Strange Bias

      10 Comments on Strange Bias

Pulling together my monthly column for the ISTC (I write about blogs, unsurprisingly), I noticed something rather odd. I really, sincerely, hope this isn’t something I’ve been unconsciously doing but it does seem that many of the technical communications blogs I follow, and which I feature in my monthly column, are written by men.

Given that, for the bulk of my career, I was usually outnumbered in many a Documentation department, with on one occasion when I was one guy in a team of six, I find this gender balance quite odd.

Thinking back to the Technical Communications conference I’d say there is a fairly even split of gender in our profession, but I can’t say I was paying that much attention.

Is it just me? Am I being over-sensitive about this?

Of all the blogs I monitor, the split is pretty even (a rough count suggests about 55% are written by men) but that doesn’t tell the whole story. Some of those blogs are very topic specific and I tend to look for things which will have the widest appeal, so perhaps the topic specific blogs are more likely to be written by a woman than a man.

Or not.

It’s a minefield!

10 thoughts on “Strange Bias

  1. Ivan Walsh

    Gordon,

    Emarketer had an article this week about Social Media in the UK.

    One of the finding was that women prefer to use Social Media et al to connect with friends, whereas men (it seems…)
    prefer to use the web to make new friends.

    If this is true, then maybe men prefer to blog as it’s a way to connect with an unseen readership…

    My take is that women are more intentional on how/where they direct their energy.

    ie blogging may not justify the investment.

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  3. Margaret

    I’m aware of a couple woman-written tech comm blogs that I used to follow that sort of faded away. I’ve also thought about starting one, but I have so many other things competing for my attention that my writing one would probably be spotty, at best. I think it is easier for men to stay committed to regular postings. Most bloggers cannot do their writing and posting at work. If a woman is fitting a blog into her outside-of-work schedule, her commitments to her spouse, children, grandchildren, or elderly parents may get a higher priority than starting or keeping up a blog.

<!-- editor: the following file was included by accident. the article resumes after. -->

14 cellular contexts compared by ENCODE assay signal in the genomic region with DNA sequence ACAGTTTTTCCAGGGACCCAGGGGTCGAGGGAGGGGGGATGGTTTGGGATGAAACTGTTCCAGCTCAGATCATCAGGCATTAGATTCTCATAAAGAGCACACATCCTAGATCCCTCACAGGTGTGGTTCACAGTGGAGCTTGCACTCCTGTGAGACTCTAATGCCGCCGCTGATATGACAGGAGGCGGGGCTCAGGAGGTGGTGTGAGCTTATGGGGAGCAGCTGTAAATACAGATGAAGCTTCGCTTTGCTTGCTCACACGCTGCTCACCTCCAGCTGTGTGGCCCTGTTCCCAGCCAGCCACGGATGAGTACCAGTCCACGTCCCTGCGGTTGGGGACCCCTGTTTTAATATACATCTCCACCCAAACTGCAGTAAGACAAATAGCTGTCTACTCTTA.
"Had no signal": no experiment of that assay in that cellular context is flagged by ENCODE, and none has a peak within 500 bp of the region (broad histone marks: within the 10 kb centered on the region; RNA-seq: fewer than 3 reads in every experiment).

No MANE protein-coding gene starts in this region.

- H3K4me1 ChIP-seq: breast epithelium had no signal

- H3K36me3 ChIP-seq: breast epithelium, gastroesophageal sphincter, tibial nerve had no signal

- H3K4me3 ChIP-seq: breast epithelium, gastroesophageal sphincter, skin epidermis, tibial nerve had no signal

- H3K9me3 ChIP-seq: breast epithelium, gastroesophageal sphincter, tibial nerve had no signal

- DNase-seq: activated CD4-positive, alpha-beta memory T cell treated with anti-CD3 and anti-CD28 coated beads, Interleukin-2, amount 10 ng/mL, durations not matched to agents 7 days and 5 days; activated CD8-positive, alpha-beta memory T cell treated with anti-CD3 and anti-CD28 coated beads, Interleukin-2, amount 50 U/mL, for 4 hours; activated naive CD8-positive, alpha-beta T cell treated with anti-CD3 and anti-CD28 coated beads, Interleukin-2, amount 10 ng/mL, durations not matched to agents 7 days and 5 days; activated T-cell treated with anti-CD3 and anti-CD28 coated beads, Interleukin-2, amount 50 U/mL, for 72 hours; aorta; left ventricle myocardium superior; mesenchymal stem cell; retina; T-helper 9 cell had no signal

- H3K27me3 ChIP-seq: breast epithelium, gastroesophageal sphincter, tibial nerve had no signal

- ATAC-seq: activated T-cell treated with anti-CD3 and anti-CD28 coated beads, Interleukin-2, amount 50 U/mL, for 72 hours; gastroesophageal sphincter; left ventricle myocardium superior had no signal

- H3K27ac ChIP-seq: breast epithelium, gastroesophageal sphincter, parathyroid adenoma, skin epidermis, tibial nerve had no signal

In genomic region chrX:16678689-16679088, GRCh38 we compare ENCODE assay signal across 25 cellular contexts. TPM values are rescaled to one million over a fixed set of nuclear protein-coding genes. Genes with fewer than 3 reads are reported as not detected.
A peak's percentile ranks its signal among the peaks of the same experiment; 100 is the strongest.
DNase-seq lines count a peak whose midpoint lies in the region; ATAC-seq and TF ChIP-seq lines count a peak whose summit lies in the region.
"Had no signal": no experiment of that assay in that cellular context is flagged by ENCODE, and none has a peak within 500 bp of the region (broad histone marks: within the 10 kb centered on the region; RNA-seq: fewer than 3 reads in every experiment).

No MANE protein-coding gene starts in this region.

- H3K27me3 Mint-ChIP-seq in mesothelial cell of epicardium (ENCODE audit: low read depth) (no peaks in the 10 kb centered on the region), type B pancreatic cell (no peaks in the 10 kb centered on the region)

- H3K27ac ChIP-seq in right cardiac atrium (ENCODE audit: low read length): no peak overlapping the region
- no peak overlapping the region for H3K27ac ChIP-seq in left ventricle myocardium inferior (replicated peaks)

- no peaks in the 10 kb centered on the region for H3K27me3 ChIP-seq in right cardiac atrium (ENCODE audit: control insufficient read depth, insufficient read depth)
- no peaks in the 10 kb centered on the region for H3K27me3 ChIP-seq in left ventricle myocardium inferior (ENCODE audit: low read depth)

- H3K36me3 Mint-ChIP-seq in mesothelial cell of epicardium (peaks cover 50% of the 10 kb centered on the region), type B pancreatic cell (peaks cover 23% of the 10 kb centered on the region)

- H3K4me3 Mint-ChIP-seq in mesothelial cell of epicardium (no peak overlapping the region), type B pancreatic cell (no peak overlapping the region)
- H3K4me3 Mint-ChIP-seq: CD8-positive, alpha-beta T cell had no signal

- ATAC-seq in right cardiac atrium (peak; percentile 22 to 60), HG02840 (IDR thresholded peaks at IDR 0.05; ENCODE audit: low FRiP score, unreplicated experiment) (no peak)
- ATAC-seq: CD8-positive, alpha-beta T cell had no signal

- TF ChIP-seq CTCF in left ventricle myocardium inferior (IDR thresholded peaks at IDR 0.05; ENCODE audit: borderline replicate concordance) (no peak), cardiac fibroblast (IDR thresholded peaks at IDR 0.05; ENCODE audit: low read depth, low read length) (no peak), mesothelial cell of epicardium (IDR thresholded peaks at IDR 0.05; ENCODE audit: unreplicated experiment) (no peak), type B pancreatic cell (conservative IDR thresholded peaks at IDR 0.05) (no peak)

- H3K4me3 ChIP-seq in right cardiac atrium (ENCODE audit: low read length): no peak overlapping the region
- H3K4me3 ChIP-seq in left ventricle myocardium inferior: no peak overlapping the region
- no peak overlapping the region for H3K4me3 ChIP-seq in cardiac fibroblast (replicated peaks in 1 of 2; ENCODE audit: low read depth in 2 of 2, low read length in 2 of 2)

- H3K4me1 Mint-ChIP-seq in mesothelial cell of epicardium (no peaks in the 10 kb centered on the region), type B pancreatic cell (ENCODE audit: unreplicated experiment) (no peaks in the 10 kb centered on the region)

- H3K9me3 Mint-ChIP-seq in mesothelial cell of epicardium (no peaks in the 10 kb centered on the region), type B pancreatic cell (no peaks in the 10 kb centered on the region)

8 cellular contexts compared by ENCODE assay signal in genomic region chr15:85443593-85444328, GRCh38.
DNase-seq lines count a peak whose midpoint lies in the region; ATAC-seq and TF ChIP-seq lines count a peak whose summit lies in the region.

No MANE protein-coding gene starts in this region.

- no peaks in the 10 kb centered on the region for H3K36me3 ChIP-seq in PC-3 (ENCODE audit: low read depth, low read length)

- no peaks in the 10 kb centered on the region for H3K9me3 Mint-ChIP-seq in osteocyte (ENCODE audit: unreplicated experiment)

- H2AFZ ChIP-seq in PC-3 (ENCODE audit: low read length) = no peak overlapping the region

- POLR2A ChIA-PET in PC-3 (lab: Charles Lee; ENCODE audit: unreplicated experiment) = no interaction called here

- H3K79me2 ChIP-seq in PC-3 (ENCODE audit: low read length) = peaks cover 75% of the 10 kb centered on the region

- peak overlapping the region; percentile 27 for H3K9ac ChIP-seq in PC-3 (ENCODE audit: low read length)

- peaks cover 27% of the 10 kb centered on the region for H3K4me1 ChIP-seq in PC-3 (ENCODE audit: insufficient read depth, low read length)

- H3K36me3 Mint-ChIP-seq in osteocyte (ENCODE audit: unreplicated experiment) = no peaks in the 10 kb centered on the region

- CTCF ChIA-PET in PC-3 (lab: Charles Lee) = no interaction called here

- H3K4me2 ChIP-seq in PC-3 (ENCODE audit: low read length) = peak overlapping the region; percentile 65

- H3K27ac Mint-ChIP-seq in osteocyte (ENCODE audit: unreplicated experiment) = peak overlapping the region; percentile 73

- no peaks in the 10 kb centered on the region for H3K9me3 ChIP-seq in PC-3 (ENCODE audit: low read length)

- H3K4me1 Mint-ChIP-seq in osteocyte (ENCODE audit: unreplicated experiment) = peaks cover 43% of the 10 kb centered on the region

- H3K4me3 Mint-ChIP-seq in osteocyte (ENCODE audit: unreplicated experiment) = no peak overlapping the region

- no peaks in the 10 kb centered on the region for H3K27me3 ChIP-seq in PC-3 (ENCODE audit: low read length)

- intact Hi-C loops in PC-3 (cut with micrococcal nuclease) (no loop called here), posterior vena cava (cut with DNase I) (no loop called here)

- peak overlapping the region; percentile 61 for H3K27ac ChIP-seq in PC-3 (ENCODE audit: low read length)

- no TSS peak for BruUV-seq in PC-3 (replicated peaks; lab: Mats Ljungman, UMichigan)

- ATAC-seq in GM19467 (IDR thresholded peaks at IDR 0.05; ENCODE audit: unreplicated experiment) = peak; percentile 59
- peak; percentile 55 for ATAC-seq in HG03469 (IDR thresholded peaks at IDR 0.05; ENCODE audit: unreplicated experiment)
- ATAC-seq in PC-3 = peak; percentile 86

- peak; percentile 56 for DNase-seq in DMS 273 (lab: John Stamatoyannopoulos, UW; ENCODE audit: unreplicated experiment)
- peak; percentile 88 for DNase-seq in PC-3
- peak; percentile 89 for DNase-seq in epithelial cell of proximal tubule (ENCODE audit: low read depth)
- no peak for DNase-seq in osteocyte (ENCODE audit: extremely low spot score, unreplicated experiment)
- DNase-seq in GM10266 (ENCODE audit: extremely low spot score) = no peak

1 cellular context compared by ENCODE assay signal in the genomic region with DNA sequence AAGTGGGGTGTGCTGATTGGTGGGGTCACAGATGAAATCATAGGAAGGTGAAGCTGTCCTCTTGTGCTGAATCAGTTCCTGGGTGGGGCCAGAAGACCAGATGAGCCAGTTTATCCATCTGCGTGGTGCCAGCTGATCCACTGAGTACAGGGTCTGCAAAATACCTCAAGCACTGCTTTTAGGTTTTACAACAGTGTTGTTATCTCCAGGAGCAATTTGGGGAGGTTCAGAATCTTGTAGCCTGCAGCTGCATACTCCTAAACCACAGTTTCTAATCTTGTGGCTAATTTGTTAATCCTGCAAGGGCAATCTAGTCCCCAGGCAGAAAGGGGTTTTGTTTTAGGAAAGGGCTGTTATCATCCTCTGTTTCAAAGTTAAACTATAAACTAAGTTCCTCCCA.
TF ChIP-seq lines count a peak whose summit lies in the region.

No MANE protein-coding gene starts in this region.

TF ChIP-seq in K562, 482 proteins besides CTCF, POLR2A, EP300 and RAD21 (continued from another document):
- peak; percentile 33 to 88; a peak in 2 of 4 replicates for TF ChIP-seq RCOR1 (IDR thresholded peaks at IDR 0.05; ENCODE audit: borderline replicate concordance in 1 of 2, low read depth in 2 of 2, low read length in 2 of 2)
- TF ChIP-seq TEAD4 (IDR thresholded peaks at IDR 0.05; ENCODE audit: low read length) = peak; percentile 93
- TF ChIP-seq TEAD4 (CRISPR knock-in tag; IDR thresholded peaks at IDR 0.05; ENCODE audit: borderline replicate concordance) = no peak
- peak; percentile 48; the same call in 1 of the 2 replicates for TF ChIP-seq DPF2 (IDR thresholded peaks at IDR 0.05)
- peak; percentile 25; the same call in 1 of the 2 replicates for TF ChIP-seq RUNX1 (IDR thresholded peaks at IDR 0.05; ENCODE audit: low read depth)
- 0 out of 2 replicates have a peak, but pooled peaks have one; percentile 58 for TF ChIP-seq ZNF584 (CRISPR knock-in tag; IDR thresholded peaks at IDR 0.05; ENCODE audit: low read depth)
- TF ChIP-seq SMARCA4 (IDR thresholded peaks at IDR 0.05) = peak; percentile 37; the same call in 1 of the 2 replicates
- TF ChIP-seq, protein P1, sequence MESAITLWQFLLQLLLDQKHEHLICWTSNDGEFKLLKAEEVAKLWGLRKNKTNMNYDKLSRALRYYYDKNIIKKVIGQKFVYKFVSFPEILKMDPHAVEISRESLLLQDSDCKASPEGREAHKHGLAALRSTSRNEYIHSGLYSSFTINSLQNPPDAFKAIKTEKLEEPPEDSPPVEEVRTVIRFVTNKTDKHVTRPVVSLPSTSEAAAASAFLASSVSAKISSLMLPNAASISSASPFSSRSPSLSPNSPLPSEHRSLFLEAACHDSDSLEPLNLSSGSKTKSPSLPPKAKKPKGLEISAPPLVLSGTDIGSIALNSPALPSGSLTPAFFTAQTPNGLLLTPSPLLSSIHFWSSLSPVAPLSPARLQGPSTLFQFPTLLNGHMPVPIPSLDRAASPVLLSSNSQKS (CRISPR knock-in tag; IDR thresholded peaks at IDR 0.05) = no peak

4. Janet Swisher

    I just checked my “Tech Writing” category in Google Reader, and found 28 blogs by men, 17 by women, and 11 that are group/corporate/can’t-tell. So, it doesn’t sound like you’re biased in who you follow, but it’s possible you have some bias in what you find to have “widest appeal”. Since I don’t read your ISTC column, I can’t say. I appreciate you being willing to consider that it might be so.

  5. Catherine Hibbard

    I actually never thought about this issue before, but now that you raise it, it’s worth discussing. I will tweet about it to other technical communicators and see if we can get more people to express an opinion.

  6. Cecily

    I am a female software technical author and for all my career I have worked in places where most of the developers are men and most of the authors are women.

    However, the gender split in the blogs I follow is even stronger than Gordon’s. Of the seven or eight I read regularly, only one is by a woman, and of the ones I check more occasionally, the ratio is similar.

    I suppose one obvious answer is to try to rectify the balance by taking up blogging!

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  8. Karla

    As a technical writer and previously as an electronic technician, 99.9% of my coworkers have been men. So it stands to reason that the technical bloggers would be men, too. This is not to say that women don’t blog. One of the technical blogs I read is Shang-hai Techwriter, by a woman in China. Almost all of the non-technical blogs I read (Formerly Hot, At Home with the Farmer’s Wife, How Not to Act old, et al) are written by women. Because math and science programs are designed and taught predominantly by and for men, I don’t expect we’ll see that change any time soon.

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